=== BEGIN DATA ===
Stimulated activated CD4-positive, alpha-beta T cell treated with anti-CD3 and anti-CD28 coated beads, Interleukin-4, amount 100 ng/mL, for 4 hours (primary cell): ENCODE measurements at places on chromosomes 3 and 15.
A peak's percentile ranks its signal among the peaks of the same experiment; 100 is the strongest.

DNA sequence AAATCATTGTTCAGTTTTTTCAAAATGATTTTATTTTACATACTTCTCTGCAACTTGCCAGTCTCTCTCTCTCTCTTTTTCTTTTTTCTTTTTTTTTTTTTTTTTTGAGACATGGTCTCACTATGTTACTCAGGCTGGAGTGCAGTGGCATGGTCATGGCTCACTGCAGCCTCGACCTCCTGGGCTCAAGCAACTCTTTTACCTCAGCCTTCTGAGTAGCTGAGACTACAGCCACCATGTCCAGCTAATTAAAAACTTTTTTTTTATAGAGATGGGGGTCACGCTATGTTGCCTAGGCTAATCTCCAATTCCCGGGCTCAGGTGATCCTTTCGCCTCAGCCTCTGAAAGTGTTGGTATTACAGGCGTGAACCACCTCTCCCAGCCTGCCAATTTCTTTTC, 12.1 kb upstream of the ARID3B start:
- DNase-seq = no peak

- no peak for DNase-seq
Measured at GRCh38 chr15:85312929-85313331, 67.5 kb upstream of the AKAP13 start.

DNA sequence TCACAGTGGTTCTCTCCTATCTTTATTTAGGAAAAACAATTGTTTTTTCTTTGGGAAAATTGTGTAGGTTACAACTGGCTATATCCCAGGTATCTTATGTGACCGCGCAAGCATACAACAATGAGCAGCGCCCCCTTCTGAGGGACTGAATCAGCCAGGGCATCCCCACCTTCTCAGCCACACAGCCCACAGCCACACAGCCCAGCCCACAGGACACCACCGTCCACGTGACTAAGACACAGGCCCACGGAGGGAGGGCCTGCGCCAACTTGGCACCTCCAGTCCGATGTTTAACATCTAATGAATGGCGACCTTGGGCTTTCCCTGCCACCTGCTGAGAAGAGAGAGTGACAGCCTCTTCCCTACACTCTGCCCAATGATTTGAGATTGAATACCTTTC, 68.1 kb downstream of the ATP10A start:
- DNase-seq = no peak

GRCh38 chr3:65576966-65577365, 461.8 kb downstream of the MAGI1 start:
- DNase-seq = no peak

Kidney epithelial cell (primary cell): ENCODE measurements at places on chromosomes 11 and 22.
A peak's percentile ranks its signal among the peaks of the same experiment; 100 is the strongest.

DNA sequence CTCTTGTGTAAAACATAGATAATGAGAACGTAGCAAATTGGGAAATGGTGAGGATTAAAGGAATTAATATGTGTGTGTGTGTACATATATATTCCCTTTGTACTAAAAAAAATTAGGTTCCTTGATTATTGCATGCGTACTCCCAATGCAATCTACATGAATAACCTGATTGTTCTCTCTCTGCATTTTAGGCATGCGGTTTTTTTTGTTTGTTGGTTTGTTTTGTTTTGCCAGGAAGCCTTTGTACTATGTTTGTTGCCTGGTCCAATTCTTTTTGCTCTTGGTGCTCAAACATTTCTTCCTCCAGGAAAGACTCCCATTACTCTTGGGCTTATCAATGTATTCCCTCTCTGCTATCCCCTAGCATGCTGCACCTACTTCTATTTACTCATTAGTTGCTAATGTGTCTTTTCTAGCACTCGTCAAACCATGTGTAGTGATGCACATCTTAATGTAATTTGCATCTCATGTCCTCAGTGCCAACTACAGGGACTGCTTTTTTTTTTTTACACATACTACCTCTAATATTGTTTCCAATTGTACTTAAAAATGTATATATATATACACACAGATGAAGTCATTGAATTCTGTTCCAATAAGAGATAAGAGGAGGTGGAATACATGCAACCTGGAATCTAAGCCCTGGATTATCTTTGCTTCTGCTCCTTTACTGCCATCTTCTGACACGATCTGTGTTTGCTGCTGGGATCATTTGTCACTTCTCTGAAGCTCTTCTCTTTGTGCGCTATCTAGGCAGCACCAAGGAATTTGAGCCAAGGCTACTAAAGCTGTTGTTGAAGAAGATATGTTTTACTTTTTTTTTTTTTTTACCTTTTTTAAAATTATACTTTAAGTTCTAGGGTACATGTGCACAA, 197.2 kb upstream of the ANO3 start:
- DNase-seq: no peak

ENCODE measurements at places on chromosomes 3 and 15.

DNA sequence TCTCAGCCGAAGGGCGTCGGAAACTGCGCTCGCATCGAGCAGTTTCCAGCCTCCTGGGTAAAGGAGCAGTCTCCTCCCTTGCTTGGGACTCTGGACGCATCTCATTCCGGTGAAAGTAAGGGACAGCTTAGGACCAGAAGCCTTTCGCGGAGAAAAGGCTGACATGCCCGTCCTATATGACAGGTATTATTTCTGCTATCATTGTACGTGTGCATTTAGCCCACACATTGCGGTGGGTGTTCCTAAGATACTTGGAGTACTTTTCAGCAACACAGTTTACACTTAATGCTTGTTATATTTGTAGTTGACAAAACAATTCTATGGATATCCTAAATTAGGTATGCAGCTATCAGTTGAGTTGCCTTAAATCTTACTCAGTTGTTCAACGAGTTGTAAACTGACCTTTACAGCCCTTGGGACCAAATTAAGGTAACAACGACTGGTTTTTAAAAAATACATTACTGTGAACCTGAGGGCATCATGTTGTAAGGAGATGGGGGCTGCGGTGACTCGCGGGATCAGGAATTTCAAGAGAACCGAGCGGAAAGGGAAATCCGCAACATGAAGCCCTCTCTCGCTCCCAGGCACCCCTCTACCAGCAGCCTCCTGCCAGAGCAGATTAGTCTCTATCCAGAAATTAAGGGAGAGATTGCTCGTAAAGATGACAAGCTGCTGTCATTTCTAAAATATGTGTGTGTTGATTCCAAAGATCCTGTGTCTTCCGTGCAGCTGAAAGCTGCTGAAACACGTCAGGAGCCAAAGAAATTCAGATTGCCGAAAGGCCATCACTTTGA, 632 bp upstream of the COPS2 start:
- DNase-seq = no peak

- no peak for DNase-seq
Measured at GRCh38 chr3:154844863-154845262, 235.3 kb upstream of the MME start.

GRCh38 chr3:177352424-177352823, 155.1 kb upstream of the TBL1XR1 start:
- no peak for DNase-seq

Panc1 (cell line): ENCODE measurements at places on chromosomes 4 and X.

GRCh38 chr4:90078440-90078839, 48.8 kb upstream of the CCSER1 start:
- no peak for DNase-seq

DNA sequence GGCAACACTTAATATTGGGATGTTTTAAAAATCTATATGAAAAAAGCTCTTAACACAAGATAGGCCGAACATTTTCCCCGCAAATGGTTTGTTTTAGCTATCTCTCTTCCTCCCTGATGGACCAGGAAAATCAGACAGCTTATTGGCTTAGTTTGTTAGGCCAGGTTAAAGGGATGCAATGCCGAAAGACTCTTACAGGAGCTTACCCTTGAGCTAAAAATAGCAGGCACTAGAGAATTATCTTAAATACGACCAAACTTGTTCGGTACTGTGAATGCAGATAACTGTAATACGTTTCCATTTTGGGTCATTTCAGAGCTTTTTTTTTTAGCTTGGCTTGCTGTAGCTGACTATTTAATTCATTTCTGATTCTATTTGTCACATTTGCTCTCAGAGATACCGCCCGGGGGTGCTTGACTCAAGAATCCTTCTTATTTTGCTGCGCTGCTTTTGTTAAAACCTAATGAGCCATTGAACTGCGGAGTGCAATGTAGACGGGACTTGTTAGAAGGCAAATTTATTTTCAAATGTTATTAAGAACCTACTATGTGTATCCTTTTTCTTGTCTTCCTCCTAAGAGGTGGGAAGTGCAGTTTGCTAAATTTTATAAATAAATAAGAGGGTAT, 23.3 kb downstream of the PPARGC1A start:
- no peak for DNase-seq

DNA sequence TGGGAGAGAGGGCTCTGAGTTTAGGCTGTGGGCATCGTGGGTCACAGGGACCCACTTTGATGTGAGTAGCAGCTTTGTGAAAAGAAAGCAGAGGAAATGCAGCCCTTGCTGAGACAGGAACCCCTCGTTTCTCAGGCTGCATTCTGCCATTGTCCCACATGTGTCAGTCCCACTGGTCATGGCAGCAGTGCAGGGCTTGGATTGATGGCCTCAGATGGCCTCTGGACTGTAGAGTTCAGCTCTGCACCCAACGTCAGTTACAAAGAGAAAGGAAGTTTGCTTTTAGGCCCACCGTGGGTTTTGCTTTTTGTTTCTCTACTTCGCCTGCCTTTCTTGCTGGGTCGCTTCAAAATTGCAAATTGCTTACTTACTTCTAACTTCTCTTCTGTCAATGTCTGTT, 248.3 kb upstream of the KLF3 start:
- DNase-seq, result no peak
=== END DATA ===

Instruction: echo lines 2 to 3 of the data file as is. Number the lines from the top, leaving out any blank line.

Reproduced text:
A peak's percentile ranks its signal among the peaks of the same experiment; 100 is the strongest.

DNA sequence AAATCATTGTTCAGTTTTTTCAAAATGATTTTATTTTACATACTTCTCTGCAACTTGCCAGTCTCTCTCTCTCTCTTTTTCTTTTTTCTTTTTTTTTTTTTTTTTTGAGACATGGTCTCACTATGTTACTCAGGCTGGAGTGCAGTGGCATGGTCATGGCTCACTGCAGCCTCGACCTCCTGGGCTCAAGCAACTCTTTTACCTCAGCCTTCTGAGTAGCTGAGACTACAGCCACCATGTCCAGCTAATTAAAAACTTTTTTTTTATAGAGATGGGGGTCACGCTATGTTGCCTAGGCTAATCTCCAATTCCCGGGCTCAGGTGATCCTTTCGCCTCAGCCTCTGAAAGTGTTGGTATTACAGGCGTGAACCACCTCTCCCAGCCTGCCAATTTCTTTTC, 12.1 kb upstream of the ARID3B start: